Review of ‘Windswept’
Windswept is a novel so reminiscent of the film Jumper that it takes away from the authors’ storytelling, coming off as unoriginal.
"A poignant and heartfelt journey." --Wendy Higgins, New York Times bestselling author of the Sweet Evil series, on Cold Summer
Every day, Sam endures the same subway ride on her way to school, but when she meets a boy named Reid, suddenly her daily commute isn't so ordinary. Reid has the ability to teleport--or, drift, as he calls it--and for the first time, Sam has the opportunity to travel anywhere without a passport or plane ticket.
But as their two worlds come together, Sam discovers her family had been keeping secrets from her, and meeting Reid was just the beginning of unraveling the truth. When drifters begin to disappear, Sam has no choice but to face the threat when she finds out her family is among the missing.
As Reid and Sam start their search for the missing drifters, help comes from the most unexpected of places. After a significant breakthrough, Reid is taken, and Sam finds herself alone in a world she knows nothing about. With the enemy closing in, she soon realizes she's the only person who can save them all.
Do you know that movie Jumper starring Hayden Christensen? Well, that is what Windswept is about. Now, that is not to say that it is entirely unoriginal, but that film is the backdrop for this novel.
The biggest problem with this novel is how unoriginal it does feel. The premise follows Sam and Reid, two teenagers who meet and discover they are more alike than they thought. Reid can transport himself anywhere in the blink of an eye; he is part of a people called Drifters. However, there are others, enemies of the drifters who can slow down time. Okay, now that is cool for the story, to see these two sects of people with powers at war, in a sense, with one another. However, the story itself still falls short as it plays off its powers and falls into predictability and clichés.
Windswept is not a bad novel, but it is unoriginal making it dull. There is romance, action, and science fiction that makes it exciting but unfortunately, on every page, my reaction was “read it,” “saw it coming,” “predictable.”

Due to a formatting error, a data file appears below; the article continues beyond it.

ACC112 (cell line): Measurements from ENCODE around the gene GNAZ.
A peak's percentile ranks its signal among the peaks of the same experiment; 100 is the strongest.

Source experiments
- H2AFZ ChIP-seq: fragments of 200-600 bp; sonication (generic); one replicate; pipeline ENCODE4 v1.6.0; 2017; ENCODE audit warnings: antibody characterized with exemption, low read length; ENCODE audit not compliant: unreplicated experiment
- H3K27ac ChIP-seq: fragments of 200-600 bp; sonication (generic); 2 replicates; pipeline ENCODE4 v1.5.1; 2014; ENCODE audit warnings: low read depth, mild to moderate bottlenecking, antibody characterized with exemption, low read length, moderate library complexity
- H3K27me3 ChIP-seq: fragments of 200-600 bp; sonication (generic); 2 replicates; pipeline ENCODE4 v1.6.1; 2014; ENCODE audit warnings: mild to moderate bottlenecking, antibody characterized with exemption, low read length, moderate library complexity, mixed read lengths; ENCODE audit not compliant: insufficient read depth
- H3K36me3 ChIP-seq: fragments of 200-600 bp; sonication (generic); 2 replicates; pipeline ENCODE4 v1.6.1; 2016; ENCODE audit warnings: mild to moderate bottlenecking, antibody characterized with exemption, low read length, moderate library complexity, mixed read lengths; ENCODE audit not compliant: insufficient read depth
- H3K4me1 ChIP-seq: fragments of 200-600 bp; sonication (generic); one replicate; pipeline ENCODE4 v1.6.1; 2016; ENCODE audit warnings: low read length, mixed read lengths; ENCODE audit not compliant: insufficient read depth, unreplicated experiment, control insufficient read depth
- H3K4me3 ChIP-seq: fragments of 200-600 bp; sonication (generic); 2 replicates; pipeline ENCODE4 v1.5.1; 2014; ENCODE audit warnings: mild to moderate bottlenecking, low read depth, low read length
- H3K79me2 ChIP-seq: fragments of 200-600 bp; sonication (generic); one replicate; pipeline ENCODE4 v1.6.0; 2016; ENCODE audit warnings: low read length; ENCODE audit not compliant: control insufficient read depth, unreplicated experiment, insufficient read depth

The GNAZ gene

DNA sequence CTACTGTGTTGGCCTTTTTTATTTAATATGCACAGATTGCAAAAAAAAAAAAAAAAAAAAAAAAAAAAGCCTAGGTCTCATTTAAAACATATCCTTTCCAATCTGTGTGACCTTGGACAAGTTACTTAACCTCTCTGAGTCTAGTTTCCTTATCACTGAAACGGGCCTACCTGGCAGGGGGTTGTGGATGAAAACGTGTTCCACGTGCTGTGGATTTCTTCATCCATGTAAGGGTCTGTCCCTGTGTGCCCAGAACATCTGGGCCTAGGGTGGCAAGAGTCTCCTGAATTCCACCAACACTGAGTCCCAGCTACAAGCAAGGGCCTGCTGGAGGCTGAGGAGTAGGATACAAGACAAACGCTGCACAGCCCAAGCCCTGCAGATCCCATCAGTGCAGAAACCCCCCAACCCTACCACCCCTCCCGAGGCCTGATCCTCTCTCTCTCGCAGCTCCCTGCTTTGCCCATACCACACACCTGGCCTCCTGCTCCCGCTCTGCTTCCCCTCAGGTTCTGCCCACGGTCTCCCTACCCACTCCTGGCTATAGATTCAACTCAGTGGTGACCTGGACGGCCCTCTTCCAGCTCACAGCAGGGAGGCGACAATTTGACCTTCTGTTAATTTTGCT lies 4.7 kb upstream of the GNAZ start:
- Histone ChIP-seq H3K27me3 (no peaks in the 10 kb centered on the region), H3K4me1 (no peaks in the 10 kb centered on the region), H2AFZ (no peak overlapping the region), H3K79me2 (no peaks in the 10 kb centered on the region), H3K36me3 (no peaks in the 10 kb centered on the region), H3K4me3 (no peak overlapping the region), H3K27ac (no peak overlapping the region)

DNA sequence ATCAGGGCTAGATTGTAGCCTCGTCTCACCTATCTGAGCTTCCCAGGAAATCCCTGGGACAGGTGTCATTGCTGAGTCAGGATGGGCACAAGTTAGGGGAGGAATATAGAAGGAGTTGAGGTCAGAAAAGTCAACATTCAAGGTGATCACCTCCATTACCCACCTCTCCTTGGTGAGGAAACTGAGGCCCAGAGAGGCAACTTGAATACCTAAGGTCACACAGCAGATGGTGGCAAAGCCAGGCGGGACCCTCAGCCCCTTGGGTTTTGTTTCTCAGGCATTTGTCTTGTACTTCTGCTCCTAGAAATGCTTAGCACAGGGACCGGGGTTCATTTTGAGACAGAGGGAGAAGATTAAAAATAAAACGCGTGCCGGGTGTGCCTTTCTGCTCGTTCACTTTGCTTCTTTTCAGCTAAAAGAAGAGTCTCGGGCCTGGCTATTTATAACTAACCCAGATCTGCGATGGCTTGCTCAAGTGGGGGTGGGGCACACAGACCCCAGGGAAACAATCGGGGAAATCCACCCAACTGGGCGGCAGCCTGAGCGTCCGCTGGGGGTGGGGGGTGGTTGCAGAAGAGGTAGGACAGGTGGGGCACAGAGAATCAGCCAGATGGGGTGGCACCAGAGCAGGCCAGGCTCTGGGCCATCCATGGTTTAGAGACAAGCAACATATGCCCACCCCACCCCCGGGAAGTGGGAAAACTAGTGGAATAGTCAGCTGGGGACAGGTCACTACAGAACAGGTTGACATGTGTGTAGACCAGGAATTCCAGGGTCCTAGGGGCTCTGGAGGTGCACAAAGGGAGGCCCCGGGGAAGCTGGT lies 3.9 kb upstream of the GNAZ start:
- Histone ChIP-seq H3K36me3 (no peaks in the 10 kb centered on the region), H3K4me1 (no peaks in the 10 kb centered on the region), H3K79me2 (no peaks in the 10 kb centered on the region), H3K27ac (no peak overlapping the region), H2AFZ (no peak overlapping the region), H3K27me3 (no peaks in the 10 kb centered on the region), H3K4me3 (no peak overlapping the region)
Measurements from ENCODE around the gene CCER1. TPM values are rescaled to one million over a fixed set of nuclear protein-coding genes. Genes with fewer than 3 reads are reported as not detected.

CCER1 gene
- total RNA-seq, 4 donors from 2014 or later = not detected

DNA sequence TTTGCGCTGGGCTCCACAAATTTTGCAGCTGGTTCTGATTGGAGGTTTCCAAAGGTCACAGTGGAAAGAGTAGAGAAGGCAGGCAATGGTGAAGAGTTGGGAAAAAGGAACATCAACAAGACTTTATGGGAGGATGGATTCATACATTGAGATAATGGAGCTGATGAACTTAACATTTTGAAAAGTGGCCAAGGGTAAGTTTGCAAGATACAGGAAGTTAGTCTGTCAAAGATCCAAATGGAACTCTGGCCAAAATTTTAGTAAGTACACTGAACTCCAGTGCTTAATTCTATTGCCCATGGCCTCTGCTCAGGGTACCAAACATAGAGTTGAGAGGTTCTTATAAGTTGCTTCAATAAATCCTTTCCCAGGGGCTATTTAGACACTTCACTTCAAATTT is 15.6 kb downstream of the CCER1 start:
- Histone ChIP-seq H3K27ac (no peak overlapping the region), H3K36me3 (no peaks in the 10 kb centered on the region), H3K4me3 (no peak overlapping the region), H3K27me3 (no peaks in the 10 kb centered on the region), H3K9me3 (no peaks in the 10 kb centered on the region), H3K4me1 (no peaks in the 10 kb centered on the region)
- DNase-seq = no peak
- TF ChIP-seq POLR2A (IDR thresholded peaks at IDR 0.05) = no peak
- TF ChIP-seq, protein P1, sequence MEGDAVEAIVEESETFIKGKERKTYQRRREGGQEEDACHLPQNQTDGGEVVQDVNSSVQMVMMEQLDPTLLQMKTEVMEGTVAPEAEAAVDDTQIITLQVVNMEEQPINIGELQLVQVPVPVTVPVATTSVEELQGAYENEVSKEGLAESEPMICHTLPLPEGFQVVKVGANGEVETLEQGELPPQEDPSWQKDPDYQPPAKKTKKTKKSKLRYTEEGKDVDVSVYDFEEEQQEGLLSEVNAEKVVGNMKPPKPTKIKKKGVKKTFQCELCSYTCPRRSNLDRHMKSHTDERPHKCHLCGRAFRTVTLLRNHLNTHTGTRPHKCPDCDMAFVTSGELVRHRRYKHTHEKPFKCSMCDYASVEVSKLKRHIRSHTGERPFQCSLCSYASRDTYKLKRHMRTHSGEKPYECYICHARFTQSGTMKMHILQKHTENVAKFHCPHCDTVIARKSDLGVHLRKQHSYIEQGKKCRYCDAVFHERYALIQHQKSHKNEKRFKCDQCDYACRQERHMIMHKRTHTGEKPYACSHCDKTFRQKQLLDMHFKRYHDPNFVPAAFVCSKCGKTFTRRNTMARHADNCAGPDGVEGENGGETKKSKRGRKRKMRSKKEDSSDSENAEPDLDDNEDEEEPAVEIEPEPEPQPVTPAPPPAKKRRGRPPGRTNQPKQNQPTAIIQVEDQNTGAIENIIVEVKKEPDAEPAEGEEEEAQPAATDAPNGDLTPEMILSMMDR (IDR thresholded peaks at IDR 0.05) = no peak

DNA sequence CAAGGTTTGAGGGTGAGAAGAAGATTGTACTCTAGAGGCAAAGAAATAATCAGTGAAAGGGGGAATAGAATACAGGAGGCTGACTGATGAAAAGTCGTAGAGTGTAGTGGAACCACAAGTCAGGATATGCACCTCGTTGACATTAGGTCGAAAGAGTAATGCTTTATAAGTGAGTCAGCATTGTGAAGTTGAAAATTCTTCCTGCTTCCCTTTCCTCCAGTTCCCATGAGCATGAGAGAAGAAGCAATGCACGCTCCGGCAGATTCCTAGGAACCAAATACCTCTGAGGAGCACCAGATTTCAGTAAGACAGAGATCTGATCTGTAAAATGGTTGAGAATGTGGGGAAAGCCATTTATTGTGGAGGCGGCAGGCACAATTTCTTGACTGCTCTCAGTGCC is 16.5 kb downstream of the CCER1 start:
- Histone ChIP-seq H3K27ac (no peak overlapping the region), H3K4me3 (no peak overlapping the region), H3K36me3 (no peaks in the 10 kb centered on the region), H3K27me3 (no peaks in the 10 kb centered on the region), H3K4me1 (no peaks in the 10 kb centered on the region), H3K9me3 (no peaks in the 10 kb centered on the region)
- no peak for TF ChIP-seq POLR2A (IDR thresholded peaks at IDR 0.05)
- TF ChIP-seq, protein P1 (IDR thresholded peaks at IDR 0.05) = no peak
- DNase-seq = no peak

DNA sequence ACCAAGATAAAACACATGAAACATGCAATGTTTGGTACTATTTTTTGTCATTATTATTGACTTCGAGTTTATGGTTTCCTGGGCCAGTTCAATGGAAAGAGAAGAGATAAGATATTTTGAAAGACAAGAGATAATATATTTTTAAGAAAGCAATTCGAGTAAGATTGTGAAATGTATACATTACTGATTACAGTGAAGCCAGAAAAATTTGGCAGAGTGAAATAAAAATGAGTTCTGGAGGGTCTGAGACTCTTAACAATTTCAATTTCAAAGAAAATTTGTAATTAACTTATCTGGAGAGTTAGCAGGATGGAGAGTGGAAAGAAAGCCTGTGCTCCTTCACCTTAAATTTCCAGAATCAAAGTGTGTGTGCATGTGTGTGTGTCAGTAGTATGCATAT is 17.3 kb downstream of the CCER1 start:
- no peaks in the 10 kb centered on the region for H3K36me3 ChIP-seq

Another thing that Cole failed to do was create engaging and memorable characters. Sam and Reid are forgettable. Nothing about them stands out. Right now, I cannot even remember their descriptions. They fall short and despite having strong dynamics, their relationship is precarious for the reader.
Reid is stalking Sam, and it makes their dynamic and relationship just a little uncomfortable for the reader. There is nothing romantic about stalking someone. Yes, it begins with him following her home to return her hat that she left on the subway but the way it evolves is more creepy than romantic. Especially when Sam calls him out on stalking her, it just takes away from the romance between the two characters.
Sam and Reid also fall into cliché tropes. Sam has parents from both sects, and she is all-powerful while Reid is the bad boy who gets reformed. It just, once again, comes off as unoriginal.
Once again, while the story itself is somewhat unoriginal, the characters fall a little short the author has a talent with storytelling. The storytelling is good; it has good pacing and the characters do go on an adventure and grow. Unfortunately, I just could not get that movie Jumper out of my head. I saw it once, on television, years ago and it was the first thing that came to my mind with this story. Windswept was just too unoriginal for my liking.
Rating: 2.5 out of 5.
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About the Author
Cynthia Bujnicki graduated from Emerson College with a BA in Writing, Literature and Publishing. She has always loved to read since she was a child. A contributing writer for YA Fantasy Addicts, she is also the Editor-in-Chief for Cyn's Workshop. She lives in sunny South Florida with her husband and son and their two cats, Mr. J the Kitten and Nyx.